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St John's History

The Historian W. G. Hoskins said the original name of the village was "Hafoc's church", indicating the presence of a church here in pre Norman times. An alternative suggested spelling is "Avekchurche". The first recorded date of a Rector is 1295 and by that time most of the village had, as part of the hundred of Whitchurch, become the property of the Abbey of Cerne. 
The church displays the following series of phases of development:

1. The Norman chancel arch is the earliest visible component of the church, datable to the early 12h century. This must have formed part of a two-cell (nave and chancel) plan, probably without aisles.

2. The addition of a north aisle and arcade, probably in the mid 12th century.

3. The rebuilding of the south side with an aisle and arcade in the Early English style, about 1200.

4. The rebuilding of the tower in the early 16th century.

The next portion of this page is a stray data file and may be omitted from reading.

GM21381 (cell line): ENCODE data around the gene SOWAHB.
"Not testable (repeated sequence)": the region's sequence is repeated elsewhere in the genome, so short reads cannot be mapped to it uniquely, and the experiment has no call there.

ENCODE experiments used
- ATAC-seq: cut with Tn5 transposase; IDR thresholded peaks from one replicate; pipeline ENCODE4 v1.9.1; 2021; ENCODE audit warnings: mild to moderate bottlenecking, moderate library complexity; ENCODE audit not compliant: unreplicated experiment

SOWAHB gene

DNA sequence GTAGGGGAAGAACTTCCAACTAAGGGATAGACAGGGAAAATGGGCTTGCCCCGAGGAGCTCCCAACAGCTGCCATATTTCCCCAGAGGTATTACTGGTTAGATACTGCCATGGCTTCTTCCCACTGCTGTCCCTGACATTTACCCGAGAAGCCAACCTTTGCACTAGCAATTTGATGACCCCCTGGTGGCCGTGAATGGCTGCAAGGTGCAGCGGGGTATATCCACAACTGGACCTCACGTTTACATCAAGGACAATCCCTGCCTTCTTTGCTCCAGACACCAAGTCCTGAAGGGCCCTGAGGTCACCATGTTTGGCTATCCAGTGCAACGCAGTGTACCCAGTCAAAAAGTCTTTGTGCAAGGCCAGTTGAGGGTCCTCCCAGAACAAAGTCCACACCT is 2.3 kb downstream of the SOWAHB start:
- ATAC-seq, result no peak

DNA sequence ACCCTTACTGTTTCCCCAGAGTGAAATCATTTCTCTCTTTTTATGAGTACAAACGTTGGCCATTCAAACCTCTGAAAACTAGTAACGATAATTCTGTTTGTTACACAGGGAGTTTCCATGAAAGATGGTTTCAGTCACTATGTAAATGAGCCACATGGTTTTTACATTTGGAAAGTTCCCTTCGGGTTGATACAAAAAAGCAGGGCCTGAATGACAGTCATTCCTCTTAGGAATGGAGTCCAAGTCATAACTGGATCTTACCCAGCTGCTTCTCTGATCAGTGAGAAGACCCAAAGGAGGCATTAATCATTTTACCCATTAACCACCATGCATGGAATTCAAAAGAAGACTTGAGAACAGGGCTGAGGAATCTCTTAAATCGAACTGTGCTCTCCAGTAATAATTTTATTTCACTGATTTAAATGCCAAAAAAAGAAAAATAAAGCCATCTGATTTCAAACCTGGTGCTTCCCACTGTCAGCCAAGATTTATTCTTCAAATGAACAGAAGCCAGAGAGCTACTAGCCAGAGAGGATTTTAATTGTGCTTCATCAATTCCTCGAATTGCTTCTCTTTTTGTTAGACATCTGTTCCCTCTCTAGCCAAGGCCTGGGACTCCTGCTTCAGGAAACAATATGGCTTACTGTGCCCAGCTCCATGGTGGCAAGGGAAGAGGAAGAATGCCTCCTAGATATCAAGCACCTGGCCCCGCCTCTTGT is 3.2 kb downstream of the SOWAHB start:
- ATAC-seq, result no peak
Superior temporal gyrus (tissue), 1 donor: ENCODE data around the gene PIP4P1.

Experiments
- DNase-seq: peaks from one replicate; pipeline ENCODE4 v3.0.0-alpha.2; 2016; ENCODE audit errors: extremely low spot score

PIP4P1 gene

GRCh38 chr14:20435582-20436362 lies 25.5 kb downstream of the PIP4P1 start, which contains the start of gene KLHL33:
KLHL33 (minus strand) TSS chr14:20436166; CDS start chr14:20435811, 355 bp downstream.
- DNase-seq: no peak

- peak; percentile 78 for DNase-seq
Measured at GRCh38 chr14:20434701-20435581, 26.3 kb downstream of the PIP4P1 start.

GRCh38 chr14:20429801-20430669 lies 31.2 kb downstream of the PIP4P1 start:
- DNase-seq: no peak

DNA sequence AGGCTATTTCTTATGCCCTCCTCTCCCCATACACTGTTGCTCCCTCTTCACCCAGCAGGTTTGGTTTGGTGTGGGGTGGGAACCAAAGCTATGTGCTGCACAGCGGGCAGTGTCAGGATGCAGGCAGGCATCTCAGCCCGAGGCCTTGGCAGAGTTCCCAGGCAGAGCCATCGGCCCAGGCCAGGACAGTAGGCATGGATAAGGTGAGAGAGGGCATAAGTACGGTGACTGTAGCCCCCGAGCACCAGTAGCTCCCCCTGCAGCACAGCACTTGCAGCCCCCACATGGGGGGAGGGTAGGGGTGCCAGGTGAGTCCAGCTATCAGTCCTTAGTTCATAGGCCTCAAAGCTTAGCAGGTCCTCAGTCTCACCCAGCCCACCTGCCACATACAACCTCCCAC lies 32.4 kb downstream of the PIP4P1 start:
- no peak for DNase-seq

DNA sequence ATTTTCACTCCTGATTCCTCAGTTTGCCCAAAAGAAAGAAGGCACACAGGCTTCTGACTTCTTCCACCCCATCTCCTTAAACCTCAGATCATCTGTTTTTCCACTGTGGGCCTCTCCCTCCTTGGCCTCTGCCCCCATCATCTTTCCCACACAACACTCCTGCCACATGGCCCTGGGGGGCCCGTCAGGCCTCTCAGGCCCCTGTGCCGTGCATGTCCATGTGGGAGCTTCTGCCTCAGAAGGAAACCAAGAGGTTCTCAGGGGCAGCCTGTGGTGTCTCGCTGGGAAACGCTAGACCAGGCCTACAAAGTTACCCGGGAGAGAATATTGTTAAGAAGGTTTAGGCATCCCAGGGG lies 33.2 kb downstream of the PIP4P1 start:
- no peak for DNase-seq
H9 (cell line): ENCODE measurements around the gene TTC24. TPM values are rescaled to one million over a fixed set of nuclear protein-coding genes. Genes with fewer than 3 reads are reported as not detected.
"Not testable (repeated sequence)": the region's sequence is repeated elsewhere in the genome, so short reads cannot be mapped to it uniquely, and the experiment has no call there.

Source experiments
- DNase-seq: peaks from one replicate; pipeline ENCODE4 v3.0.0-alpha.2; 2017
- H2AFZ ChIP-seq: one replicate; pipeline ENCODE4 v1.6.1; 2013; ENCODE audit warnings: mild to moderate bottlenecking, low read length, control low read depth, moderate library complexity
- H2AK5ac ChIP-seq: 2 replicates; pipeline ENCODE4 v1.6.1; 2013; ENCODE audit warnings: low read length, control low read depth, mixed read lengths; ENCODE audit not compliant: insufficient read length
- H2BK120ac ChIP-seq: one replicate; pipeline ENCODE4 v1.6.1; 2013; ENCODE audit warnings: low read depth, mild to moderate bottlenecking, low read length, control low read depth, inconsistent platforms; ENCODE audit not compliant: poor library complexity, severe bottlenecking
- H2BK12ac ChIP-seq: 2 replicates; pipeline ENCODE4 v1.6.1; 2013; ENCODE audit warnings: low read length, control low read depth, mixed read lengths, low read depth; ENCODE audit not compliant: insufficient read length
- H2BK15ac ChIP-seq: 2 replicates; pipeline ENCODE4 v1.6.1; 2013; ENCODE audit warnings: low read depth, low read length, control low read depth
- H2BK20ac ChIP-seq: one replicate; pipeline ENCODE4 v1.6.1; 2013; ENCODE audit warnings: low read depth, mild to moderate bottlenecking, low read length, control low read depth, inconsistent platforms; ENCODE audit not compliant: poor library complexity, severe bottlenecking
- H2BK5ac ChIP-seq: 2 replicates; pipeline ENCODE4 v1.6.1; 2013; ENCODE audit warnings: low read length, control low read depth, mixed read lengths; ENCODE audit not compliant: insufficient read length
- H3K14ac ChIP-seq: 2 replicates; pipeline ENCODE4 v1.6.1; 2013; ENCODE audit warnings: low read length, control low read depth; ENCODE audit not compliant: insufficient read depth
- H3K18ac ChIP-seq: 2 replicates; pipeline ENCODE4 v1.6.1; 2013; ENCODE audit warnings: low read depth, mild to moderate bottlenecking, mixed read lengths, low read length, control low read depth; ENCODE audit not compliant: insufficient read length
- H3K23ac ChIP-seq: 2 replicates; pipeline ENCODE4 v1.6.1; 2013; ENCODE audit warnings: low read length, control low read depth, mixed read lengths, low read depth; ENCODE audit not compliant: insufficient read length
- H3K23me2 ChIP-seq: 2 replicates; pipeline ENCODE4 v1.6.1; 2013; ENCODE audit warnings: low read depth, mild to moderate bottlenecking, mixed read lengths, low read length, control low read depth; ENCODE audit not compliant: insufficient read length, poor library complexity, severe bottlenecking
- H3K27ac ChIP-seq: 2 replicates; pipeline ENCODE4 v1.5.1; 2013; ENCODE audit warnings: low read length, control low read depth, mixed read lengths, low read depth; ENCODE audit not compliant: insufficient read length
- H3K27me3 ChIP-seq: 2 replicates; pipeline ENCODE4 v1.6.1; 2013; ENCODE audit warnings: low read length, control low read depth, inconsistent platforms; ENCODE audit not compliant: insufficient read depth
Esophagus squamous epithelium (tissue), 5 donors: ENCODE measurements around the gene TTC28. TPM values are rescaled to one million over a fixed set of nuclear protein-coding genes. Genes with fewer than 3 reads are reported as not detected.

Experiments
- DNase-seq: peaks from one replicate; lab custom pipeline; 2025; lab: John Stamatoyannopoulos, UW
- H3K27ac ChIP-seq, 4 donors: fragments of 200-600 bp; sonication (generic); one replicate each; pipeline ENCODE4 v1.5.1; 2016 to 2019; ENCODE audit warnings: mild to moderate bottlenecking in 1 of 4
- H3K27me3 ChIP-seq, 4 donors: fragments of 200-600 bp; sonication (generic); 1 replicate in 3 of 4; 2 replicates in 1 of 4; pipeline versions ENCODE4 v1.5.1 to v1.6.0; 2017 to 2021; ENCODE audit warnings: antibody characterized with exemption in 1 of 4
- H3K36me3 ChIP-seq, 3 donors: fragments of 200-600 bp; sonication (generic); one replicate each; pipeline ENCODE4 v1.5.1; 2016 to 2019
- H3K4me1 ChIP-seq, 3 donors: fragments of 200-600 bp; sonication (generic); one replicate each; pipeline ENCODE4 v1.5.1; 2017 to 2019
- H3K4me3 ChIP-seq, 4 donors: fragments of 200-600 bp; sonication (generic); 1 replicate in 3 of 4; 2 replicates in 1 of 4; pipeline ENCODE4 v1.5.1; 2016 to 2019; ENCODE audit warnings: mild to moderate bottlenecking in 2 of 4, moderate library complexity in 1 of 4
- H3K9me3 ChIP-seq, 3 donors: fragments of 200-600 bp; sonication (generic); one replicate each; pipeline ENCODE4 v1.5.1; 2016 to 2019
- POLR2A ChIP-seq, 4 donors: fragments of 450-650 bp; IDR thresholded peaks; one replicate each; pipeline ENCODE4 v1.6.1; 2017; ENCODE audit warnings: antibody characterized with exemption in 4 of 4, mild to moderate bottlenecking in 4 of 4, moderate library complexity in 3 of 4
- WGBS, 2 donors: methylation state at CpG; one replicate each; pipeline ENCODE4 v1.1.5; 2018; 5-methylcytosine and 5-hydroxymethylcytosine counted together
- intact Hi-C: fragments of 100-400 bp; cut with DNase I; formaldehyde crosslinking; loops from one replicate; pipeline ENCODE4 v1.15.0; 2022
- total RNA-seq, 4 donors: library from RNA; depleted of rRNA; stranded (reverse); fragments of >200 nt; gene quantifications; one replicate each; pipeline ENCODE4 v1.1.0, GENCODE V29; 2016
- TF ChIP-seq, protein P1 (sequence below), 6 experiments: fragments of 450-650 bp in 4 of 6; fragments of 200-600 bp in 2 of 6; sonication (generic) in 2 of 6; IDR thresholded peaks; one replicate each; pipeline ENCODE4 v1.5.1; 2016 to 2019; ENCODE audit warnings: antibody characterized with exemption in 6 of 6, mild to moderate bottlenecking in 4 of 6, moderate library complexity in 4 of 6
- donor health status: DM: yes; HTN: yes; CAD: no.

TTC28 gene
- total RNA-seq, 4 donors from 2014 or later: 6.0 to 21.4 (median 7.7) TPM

5. The major reconstruction of the church of 1859-61 entailed the rebuilding of the choir and the external walls of the aisles, with the insertion of a taller clerestory into the nave, allowing more light into the body of the church.


The major reconstruction of the church was carried out by John Hicks of Dorchester in the years 1859-61, financed by the Rev. E Cay Adams. The novelist Thomas Hardy was apprenticed to this firm and visited the church. The work was of good quality and the style was largely that most admired in the mid Victorian period.
The east window of the chancel was made by the important and prolific studio of Ward & Hughes of Frith Street, London in 1862. Other examples of their work are to be seen at Beer, Kilmington, High Bickington, Okehampton and seven other Devon churches; further examples of their work include windows in the cathedrals of Gloucester, Lincoln and Lichfield.
The stone pulpit of 1861, ornamented with an enriched trefoil-headed arcade, was carved by Henry Burge; it is his only attributed work in the county. Ceramic tiles and steps were also added to the chancel, contrasting with the old stone slabs retained on the church floor, emphasising the liturgical distinction between the two. A set of pews completes the Victorian ensemble; the arcaded choir stalls in a scholarly early l3th century style matching their setting are an especially attractive feature. Thanks to the Rev Cay Adams nearly all of the Norman work was saved!
In 1963 the east end of the south aisle was furnished and equipped "as a Lady Chapel in memory of the Briscoe family, descendents of the Revs E & W Cay Adams.

For a more detailed history go here: St John's History